Recently I have been discussing possible areas of collaboration with an RIA contact on LinkedIn, who also happens to be very familiar with the hedge fund world. He outlined the case of a high net worth investor in equities (long only), who wanted to remain invested, but was becoming increasingly concerned about the prospects for a significant market downturn, or even a market crash, similar to those of 2000 or 2008.
I am guessing he is not alone: hardly a day goes by without the publication of yet another article sounding a warning about stretched equity valuations and the dangerously elevated level of the market.
The question put to me was, what could be done to reduce the risk in the investor’s portfolio?
Typically, conservative investors would have simply moved more of their investment portfolio into fixed income securities, but with yields at such low levels this is hardly an attractive option today. Besides, many see the bond market as representing an even more extreme bubble than equities currently.
The problem with traditional hedging mechanisms such as put options, for example, is that they are relatively expensive and can easily reduce annual returns from the overall portfolio by several hundred basis points. Even at current low level of volatility the performance drag is noticeable, since the potential upside in the equity portfolio is also lower than it has been for some time. A further consideration is that many investors are not mandated – or are simply reluctant – to move beyond traditional equity investing into complex ETF products or derivatives.
An equity long/short hedge fund product is one possible solution, but many equity investors are reluctant to consider shorting stocks under any circumstances, even for hedging purposes. And while a short hedge may provide some downside protection it is unlikely to fully safeguard the investor in a crash scenario. Furthermore, the cost of a hedge fund investment is typically greater than for a long-only product, entailing the payment of a performance fee in addition to management fees that are often higher than for standard investment products.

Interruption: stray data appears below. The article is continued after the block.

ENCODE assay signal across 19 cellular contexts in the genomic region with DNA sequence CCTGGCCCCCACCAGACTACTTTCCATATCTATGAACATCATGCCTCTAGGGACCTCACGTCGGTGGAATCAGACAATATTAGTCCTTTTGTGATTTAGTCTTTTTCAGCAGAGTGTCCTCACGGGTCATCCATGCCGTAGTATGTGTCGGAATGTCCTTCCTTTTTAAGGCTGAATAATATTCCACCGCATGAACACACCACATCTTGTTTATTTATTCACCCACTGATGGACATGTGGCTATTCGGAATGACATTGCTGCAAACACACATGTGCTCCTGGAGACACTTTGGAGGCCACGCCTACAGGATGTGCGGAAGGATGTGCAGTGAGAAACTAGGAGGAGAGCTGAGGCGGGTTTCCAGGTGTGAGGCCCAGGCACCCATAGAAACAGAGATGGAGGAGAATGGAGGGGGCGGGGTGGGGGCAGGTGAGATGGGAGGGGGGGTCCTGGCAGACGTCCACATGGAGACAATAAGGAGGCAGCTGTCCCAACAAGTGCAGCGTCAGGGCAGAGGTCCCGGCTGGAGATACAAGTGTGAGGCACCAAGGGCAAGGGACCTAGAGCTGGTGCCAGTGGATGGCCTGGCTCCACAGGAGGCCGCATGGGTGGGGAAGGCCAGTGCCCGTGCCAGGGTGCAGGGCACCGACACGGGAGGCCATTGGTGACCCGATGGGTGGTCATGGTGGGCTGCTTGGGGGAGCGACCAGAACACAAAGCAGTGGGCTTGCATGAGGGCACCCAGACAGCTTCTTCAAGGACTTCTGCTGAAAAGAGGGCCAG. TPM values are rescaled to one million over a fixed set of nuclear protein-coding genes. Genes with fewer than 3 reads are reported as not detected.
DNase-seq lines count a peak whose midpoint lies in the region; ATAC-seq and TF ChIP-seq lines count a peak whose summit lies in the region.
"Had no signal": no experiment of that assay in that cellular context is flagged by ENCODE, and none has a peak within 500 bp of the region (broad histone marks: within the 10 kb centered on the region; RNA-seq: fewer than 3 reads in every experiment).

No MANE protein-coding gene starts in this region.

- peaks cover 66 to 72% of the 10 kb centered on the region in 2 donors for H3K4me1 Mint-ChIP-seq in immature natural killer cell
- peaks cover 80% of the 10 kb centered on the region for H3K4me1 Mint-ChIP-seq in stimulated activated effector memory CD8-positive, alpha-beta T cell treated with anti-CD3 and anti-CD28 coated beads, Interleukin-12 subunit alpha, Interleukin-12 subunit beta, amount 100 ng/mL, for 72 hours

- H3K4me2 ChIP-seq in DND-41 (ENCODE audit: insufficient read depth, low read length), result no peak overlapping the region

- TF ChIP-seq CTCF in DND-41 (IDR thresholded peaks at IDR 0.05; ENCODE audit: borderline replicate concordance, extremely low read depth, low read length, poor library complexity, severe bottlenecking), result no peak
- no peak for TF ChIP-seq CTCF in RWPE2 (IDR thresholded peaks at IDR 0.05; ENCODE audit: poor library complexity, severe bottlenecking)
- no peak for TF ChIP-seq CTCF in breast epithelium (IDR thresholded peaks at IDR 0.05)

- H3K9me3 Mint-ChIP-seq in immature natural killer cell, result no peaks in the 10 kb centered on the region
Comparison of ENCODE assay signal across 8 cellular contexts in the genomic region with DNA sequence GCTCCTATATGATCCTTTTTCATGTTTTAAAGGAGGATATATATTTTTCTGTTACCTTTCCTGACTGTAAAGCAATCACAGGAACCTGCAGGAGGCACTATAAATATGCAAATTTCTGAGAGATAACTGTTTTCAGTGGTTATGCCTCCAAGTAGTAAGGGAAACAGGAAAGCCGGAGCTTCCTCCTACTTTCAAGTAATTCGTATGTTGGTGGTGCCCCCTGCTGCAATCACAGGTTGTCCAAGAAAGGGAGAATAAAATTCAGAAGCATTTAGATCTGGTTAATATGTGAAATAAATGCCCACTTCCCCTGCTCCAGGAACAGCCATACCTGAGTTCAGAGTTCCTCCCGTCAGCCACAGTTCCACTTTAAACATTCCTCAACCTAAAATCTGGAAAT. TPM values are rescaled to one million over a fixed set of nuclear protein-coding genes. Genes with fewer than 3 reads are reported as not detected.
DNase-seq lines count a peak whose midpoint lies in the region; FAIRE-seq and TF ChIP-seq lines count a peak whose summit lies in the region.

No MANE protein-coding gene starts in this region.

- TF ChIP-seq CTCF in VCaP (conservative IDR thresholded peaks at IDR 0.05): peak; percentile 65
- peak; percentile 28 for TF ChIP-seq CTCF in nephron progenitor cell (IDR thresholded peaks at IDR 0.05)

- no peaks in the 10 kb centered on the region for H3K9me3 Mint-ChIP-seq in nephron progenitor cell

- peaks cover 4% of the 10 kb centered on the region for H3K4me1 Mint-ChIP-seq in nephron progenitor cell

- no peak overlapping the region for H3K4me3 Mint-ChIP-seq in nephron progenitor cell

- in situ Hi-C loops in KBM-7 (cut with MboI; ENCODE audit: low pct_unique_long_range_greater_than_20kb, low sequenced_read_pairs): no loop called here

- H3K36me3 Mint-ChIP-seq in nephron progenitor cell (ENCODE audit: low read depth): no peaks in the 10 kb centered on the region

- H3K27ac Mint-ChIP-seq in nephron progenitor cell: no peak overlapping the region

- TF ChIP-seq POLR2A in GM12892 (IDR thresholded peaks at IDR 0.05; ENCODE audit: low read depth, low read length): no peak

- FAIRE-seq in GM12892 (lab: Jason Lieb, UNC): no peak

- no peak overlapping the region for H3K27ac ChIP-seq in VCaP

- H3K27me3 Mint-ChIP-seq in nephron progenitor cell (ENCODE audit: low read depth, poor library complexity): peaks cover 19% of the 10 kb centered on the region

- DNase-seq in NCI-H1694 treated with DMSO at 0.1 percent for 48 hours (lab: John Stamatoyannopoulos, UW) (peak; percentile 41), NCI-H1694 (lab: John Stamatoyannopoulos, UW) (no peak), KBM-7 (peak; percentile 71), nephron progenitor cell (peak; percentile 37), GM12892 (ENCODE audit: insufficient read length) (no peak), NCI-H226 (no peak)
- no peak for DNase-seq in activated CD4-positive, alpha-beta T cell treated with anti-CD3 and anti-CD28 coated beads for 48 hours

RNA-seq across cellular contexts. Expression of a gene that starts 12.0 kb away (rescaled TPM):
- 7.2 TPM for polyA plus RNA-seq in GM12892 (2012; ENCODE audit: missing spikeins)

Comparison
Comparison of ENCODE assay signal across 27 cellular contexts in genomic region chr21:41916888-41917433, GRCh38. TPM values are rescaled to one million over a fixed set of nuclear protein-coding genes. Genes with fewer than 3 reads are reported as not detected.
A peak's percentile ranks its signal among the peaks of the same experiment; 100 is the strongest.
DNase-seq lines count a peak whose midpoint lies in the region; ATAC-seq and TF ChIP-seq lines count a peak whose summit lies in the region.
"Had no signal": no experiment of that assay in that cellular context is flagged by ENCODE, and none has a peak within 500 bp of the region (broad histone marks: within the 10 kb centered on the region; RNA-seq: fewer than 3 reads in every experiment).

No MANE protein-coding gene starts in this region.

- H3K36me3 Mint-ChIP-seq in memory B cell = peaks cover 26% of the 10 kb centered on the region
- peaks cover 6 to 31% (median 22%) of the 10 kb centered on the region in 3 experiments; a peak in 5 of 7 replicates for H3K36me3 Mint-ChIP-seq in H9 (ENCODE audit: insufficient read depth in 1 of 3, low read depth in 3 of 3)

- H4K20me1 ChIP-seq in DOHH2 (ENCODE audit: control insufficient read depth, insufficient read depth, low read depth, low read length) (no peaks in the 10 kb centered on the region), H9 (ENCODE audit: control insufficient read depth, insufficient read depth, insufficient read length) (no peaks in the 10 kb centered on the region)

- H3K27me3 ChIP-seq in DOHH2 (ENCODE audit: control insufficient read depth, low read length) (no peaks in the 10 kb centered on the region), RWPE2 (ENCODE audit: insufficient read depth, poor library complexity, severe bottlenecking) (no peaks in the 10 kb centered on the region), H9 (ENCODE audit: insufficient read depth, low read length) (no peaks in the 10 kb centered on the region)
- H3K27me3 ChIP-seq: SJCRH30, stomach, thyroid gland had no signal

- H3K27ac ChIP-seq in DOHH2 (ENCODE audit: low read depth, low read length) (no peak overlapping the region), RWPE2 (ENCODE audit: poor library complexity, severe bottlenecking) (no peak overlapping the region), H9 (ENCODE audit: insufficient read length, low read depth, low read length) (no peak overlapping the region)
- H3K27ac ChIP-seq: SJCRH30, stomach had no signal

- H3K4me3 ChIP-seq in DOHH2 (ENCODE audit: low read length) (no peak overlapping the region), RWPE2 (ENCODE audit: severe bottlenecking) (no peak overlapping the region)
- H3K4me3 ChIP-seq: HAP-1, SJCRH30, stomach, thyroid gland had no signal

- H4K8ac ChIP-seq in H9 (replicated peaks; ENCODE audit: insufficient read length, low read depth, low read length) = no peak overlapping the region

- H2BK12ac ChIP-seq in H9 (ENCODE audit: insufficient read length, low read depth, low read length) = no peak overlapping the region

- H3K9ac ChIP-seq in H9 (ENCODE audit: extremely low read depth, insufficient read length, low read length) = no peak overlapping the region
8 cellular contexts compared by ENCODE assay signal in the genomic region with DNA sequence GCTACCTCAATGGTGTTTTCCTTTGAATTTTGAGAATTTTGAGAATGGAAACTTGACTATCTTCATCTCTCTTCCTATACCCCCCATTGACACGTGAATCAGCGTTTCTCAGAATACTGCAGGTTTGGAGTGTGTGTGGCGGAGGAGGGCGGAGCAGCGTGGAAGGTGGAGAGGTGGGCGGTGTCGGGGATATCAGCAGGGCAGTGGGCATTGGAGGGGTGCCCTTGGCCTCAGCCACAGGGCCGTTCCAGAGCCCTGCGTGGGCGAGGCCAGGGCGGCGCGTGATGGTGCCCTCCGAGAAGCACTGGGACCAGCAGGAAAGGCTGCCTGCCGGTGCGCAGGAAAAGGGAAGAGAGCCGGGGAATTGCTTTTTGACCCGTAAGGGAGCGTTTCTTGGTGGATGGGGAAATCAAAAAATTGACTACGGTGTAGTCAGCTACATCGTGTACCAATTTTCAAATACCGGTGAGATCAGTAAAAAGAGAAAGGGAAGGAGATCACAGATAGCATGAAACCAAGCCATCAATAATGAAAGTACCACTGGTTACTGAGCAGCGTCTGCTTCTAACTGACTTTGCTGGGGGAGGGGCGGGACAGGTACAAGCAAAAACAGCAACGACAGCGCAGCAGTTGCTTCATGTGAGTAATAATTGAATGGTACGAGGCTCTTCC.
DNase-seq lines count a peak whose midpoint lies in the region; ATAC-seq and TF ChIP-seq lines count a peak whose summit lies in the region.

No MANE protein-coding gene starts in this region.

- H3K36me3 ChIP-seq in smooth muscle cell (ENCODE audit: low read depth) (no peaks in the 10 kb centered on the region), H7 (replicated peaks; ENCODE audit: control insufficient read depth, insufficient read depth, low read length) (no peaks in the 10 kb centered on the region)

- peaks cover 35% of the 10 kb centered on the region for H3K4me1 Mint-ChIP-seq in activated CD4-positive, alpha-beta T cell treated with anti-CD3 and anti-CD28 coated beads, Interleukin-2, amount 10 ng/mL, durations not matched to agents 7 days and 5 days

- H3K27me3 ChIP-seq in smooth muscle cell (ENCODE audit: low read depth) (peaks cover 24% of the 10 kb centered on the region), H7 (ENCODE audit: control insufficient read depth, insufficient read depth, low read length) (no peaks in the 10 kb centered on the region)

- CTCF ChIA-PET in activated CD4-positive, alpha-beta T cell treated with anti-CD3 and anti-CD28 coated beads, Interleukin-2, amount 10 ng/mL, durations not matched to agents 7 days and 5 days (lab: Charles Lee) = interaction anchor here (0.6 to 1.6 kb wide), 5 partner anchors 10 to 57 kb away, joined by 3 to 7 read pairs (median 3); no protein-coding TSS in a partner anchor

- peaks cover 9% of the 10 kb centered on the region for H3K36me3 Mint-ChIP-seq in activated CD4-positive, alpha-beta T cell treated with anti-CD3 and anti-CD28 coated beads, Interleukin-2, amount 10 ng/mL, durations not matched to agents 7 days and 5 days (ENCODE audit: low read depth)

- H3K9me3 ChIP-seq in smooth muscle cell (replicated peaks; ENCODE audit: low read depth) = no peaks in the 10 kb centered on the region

Given this background, we can say that the ideal investment strategy is one that:
A typical buy-and-hold approach is unlikely to meet only the first three requirements, although an argument could be made that a judicious choice of defensive stocks might enable the investment portfolio to generate returns at an “acceptable” level during a downturn (without being prescriptive as to the precise meaning of that term may be). But no buy-and-hold strategy could ever be expected to prosper during times of severe market stress. A more sophisticated approach is required.
Market timing is regarded as a “holy grail” by some quantitative strategists. The idea, simply, is to increase or reduce risk exposure according to the prospects for the overall market. For a very long time the concept has been dismissed as impossible, by definition, given that markets are mostly efficient. But analysts have persisted in the attempt to develop market timing techniques, motivated by the enormous benefits that a viable market timing strategy would bring. And gradually, over time, evidence has accumulated that the market can be timed successfully and profitably. The rate of progress has accelerated in the last decade by the considerable advances in computing power and the development of machine learning algorithms and application of artificial intelligence to investment finance.